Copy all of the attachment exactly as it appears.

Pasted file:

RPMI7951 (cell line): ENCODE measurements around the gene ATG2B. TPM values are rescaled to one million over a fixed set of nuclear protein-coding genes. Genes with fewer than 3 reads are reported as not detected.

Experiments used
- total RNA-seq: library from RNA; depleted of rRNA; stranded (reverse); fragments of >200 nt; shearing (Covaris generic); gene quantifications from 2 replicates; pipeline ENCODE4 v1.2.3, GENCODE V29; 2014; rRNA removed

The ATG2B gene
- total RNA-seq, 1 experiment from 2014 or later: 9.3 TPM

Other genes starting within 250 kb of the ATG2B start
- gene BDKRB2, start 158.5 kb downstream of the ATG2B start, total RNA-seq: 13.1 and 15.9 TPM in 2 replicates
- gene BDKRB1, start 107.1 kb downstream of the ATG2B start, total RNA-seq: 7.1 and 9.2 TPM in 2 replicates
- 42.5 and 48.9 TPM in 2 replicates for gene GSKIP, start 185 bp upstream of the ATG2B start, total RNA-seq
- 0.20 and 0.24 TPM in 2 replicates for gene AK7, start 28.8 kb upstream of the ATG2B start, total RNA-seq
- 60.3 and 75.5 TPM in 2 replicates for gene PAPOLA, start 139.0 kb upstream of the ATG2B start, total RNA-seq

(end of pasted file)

RPMI7951 (cell line): ENCODE measurements around the gene ATG2B. TPM values are rescaled to one million over a fixed set of nuclear protein-coding genes. Genes with fewer than 3 reads are reported as not detected.

Experiments used
- total RNA-seq: library from RNA; depleted of rRNA; stranded (reverse); fragments of >200 nt; shearing (Covaris generic); gene quantifications from 2 replicates; pipeline ENCODE4 v1.2.3, GENCODE V29; 2014; rRNA removed

The ATG2B gene
- total RNA-seq, 1 experiment from 2014 or later: 9.3 TPM

Other genes starting within 250 kb of the ATG2B start
- gene BDKRB2, start 158.5 kb downstream of the ATG2B start, total RNA-seq: 13.1 and 15.9 TPM in 2 replicates
- gene BDKRB1, start 107.1 kb downstream of the ATG2B start, total RNA-seq: 7.1 and 9.2 TPM in 2 replicates
- 42.5 and 48.9 TPM in 2 replicates for gene GSKIP, start 185 bp upstream of the ATG2B start, total RNA-seq
- 0.20 and 0.24 TPM in 2 replicates for gene AK7, start 28.8 kb upstream of the ATG2B start, total RNA-seq
- 60.3 and 75.5 TPM in 2 replicates for gene PAPOLA, start 139.0 kb upstream of the ATG2B start, total RNA-seq